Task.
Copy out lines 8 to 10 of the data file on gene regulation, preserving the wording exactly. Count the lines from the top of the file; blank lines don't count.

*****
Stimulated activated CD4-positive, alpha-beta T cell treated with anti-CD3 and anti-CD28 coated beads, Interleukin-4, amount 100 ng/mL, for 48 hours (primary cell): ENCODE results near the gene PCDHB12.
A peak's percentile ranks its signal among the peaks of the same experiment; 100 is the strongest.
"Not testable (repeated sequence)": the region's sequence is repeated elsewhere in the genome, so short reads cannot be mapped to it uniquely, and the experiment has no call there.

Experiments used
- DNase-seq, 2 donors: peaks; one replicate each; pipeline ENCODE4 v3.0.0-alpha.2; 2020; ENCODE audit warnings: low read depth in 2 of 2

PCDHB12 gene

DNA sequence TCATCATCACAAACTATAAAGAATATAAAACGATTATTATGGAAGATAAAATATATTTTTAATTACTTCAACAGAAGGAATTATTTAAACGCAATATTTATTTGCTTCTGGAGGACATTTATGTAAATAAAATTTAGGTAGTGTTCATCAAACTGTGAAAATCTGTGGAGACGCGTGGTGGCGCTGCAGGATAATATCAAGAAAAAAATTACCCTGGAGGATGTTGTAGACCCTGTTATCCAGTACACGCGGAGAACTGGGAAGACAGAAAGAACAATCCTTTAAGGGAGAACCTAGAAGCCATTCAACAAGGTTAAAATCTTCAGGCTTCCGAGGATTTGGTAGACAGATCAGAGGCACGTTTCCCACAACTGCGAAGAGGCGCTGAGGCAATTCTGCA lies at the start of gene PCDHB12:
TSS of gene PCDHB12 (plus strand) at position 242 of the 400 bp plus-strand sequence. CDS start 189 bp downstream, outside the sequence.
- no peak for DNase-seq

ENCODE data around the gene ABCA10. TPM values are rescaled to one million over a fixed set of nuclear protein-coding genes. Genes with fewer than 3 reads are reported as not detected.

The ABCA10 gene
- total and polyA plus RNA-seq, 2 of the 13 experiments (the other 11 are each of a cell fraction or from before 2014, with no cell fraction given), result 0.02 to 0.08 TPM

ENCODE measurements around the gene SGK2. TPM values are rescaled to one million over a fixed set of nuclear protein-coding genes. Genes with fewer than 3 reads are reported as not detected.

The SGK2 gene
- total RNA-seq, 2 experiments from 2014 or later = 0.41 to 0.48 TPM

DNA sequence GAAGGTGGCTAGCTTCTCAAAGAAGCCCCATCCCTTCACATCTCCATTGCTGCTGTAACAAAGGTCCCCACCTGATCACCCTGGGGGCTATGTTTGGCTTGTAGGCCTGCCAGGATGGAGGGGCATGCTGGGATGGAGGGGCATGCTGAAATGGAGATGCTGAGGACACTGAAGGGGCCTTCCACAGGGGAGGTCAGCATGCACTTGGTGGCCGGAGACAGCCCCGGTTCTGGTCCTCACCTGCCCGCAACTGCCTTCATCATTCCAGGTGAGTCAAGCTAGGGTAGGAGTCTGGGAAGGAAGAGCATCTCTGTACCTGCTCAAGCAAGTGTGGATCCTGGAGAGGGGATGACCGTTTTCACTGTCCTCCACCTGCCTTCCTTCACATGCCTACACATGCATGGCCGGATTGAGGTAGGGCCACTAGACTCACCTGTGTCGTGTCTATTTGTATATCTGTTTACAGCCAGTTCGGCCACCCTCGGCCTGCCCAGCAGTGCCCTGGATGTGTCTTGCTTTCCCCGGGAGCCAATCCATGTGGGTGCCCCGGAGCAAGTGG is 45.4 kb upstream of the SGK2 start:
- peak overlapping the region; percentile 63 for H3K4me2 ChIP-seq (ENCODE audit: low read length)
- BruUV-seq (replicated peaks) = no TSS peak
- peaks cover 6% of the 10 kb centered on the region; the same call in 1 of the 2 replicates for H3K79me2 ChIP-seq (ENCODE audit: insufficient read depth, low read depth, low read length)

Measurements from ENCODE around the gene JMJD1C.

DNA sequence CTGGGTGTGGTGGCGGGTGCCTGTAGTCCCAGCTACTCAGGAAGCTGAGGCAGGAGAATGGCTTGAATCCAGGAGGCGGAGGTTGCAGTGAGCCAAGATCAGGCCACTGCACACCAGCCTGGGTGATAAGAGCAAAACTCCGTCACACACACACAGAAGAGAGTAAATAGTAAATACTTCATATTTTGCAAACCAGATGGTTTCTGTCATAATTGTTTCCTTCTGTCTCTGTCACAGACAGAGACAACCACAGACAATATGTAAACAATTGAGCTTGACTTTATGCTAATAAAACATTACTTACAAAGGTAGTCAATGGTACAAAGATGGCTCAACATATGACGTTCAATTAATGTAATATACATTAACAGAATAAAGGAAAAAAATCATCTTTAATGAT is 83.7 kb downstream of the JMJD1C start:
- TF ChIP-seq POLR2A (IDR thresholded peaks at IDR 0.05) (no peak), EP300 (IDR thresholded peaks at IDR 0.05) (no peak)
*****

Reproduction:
TSS of gene PCDHB12 (plus strand) at position 242 of the 400 bp plus-strand sequence. CDS start 189 bp downstream, outside the sequence.
- no peak for DNase-seq

ENCODE data around the gene ABCA10. TPM values are rescaled to one million over a fixed set of nuclear protein-coding genes. Genes with fewer than 3 reads are reported as not detected.